So as we come back to this scene, we see that Christ is going to challenge him a third time. Bear in mind that Peter denied Christ three times so Jesus will challenge him three times. Furthermore, it's important for us to understand that whenever sin is public, confession and repentance and restoration must also be public. This was so important for other six apostles to witness. Verse 17, "He said to him the third time, 'Simon, son of John, do you love Me?' Peter was grieved because He said to him the third time, 'Do you love Me?'" It's interesting that this time Jesus used Peter's word for love, phileo, as if to say, "Peter, I know you want to love me supremely. I know that you want to love me completely with selfless sacrificial devotion, but at times your life even calls into questio whether or not you are even fond of me." My, how I see myself here, don't you?
The text doesn't tell us this but I would imagine that by this third time Peter's eyes are filling with tears. They are probably beginning to run down his cheeks. He is probably at this point looking around at his fellow disciples, looking around at all of his fishing gear. His heart is racing. And with the last ounce of self-confidence and bravado drained from his soul, he probably begins to shake his head and he says to him, "Lord, You know all things; You know that I love You." "You know that I love you imperfectly and I hate that. You know that I am ashamed of all of my hollow boasts, my foolish dependence upon myself rather than you. My self-serving pledges of loyalty that disappear like a morning mist with the rise of the sun rendering me nothing more than a coward but, Lord, you know that I love you. Oh, would that I love you more!" Well, seeing his genuine contrition and knowing this was the desire of his heart, Jesus restores him and reinstates him and says to him, "Tend My sheep." Oh, the blessing of Christ restoring grace.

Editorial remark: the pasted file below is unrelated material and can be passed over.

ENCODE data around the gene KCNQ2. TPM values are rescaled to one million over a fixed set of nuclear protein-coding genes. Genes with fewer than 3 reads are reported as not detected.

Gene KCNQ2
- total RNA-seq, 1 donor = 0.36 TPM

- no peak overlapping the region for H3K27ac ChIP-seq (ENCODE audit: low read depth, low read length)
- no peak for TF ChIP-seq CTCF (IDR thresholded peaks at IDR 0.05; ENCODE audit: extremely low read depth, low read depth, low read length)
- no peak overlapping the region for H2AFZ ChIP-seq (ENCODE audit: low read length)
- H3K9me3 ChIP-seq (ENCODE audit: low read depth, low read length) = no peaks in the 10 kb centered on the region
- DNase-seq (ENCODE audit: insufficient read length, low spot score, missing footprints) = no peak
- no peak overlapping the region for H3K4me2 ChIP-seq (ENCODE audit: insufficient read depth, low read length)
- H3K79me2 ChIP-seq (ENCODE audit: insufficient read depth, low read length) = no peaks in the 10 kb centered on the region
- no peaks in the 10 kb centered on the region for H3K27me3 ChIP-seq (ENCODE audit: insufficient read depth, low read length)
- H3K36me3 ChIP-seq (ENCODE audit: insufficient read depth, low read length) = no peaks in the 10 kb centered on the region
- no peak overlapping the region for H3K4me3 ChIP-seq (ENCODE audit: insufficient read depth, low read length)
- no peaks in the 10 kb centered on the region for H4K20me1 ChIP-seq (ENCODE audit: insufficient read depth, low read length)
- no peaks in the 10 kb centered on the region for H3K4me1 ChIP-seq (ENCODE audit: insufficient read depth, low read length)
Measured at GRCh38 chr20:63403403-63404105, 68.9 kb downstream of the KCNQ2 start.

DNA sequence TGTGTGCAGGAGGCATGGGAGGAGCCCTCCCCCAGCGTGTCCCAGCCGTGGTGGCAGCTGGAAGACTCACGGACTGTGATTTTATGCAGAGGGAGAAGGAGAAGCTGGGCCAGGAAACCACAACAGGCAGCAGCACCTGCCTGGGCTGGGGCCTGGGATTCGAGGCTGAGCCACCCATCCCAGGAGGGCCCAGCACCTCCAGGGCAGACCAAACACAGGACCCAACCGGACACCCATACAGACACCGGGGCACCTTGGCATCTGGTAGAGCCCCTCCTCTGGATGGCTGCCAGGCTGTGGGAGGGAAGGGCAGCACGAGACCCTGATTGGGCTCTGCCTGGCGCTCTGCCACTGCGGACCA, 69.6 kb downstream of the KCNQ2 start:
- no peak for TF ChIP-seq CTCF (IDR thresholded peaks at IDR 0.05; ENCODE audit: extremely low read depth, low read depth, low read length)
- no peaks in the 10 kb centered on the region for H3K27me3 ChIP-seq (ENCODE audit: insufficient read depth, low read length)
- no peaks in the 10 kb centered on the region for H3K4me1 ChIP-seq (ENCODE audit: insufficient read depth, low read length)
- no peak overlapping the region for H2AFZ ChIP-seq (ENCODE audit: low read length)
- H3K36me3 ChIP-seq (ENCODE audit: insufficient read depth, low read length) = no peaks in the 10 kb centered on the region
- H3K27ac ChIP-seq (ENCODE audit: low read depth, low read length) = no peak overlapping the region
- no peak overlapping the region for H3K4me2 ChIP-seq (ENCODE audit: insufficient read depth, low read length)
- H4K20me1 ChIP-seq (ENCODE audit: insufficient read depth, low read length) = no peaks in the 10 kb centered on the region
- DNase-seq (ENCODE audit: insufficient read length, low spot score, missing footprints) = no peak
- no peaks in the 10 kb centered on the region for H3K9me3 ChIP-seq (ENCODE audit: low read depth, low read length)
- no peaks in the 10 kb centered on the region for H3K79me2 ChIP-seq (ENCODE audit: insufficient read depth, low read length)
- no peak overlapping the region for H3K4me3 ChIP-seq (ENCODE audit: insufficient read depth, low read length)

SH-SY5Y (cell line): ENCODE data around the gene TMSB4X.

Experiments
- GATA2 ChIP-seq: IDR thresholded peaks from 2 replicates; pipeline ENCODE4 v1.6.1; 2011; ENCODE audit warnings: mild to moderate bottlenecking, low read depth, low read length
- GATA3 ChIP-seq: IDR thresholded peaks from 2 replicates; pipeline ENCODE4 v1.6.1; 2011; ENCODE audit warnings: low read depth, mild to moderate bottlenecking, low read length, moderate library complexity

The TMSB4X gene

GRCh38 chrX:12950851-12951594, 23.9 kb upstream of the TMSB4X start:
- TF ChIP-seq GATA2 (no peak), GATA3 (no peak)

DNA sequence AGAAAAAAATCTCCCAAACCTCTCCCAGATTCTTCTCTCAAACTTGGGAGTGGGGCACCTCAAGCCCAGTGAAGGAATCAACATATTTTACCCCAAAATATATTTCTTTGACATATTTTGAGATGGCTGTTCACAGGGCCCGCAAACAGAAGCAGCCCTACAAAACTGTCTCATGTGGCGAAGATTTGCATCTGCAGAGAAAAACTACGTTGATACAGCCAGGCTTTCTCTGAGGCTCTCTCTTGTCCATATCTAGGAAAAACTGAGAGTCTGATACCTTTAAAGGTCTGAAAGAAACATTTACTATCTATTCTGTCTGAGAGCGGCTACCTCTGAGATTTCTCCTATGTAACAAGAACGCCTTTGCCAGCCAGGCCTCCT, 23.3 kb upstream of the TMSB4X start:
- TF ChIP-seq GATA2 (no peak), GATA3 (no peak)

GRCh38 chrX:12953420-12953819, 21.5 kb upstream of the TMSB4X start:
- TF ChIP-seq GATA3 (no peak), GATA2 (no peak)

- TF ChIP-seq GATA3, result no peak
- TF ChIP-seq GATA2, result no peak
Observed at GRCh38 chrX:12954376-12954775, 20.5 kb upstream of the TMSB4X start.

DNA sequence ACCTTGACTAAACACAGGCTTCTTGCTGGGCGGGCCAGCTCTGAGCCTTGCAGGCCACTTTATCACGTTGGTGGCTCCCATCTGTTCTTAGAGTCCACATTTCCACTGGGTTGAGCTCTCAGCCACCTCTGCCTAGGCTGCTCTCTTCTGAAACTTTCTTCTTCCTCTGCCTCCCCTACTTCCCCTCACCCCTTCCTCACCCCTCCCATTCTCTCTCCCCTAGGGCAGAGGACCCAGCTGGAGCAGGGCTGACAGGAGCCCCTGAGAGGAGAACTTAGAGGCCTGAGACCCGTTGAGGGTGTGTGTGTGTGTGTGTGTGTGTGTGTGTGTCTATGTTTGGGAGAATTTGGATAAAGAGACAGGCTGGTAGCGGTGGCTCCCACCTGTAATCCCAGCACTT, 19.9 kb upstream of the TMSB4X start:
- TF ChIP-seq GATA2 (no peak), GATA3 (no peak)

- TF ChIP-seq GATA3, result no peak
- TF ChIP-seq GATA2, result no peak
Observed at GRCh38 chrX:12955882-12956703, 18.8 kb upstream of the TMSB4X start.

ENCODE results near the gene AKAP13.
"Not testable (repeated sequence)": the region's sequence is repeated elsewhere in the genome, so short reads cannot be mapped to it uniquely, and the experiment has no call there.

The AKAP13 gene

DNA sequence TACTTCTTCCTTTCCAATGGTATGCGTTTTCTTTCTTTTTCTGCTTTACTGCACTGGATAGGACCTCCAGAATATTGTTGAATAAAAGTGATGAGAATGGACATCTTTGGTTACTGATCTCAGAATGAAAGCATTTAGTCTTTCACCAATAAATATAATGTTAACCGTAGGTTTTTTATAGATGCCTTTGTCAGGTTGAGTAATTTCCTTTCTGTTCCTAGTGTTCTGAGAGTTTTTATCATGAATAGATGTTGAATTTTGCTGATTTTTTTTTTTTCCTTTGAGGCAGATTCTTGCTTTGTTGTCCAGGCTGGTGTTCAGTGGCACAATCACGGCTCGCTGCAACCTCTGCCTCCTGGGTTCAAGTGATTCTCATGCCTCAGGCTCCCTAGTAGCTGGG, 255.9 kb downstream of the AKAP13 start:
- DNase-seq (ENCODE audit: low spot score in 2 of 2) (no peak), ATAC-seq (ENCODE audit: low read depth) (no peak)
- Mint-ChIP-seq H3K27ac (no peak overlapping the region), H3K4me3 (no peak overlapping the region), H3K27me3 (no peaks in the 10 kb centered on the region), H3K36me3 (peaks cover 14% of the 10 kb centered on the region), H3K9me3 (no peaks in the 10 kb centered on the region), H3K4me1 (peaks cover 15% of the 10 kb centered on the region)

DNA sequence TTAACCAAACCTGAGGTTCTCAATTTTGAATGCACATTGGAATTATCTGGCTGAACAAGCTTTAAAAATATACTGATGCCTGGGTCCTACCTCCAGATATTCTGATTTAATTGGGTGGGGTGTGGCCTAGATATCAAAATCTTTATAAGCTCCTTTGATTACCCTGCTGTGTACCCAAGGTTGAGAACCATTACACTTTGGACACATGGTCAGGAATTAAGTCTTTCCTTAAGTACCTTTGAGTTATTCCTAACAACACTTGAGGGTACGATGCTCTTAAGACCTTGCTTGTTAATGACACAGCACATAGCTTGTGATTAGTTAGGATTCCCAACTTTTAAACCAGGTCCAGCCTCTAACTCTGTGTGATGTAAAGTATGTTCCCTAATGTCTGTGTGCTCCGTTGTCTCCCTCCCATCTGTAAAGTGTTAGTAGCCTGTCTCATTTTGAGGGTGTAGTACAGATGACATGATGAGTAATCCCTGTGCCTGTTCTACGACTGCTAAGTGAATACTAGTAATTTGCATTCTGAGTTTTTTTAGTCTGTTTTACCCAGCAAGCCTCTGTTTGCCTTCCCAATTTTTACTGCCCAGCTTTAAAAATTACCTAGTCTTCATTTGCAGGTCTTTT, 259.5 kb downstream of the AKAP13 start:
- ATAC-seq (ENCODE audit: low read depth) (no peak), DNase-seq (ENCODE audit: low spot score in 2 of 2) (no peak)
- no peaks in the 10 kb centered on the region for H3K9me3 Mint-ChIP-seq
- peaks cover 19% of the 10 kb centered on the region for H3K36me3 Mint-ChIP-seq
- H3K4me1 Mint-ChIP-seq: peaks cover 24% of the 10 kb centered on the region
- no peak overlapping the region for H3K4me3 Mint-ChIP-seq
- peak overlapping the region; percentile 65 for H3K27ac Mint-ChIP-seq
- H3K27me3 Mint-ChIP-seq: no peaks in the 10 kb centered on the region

Can I speak to pastors for a moment? I know we have a number that are a part of our church through the internet. Pastors, we need to hear this. I'm reminded of what A. W. Pink said many years ago regarding this text, quote, "If you love me, here is the way to manifest it," referring to, "Tend My sheep." He says, "It is only those who truly love Christ that are fitted to minister to his flock. The work is so laborious, the appreciation is often so small, the response to discouraging, the criticism so harsh, the attacks of Satan so fierce, that only the love of Christ, his for us and ours for him, can constrain to such work. Hirelings will feed the goats, but only those who love Christ can feed his sheep." Fellow pastors and elders and all of you who serve Christ, unless we love Christ, we will never love his sheep.
Now, not all of us show our love through shepherding but we have all been given different gifts to function in the body of Christ, this amazing spiritual organism that responds to Christ who is the head. And it will be our love for Christ that will animate that service, that will cause us to persevere even if it costs us our life, and this is what Jesus goes on to predict for Peter.